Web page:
Microsoft became one of the largest technology companies in the world by focusing almost exclusively on software, but the company has increasingly shown a willingness to make its own hardware. In his annual letter to shareholders, made public today, Microsoft CEO Steve Ballmer makes it official, declaring that the company now views itself as a “devices and services company.”
Among other things, the letter makes it clear that the Microsoft Surface and the Xbox will not be the company’s last forays into hardware and device development. That moves the company closer to Apple’s vertically integrated model.
However, Ballmer says the company “will continue to work with a vast ecosystem of partners to deliver a broad spectrum of Windows PCs, tablets and phones.”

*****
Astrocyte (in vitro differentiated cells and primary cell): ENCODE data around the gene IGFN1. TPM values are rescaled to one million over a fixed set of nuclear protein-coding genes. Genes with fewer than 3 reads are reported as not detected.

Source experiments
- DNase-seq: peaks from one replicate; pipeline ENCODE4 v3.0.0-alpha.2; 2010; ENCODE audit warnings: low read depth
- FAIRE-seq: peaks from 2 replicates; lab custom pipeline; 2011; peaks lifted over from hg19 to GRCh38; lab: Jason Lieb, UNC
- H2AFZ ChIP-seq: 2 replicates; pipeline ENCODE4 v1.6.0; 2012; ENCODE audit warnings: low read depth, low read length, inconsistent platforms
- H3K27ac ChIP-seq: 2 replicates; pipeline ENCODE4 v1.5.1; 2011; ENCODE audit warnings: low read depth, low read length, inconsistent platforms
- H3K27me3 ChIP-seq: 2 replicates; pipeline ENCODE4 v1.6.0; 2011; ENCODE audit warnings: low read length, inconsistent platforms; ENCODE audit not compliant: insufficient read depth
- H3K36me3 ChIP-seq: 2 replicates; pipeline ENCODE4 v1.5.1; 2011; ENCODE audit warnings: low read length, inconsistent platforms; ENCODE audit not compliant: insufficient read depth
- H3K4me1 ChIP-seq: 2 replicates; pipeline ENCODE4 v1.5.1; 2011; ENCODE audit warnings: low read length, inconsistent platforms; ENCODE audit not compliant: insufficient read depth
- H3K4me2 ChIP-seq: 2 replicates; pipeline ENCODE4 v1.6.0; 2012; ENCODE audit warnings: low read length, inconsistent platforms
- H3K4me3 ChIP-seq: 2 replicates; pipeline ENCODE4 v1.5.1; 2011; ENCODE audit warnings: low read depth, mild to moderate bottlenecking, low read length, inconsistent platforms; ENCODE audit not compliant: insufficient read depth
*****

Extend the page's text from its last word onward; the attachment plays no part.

He continues …
We do this because our customers want great choices and we believe there is no way one size suits over 1.3 billion Windows users around the world. There will be times when we build specific devices for specific purposes, as we have chosen to do with Xbox and the recently announced Microsoft Surface. In all our work with partners and on our own devices, we will focus relentlessly on delivering delightful, seamless experiences across hardware, software and services. This means as we, with our partners, develop new Windows devices we’ll build in services people want. Further, as we develop and update our consumer services, we’ll do so in ways that take full advantage of hardware advances that complement one another and that unify all the devices people use daily. So right out of the box, a customer will get a stunning device that is connected to unique communications, productivity and entertainment services from Microsoft as well as access to great services and applications from our partners and developers around the world.
That promises to be a tough balance to strike, as evidenced by the reaction to Microsoft Surface from some of the company’s hardware partners. Microsoft’s entry into the hardware market creates new competition for those partners.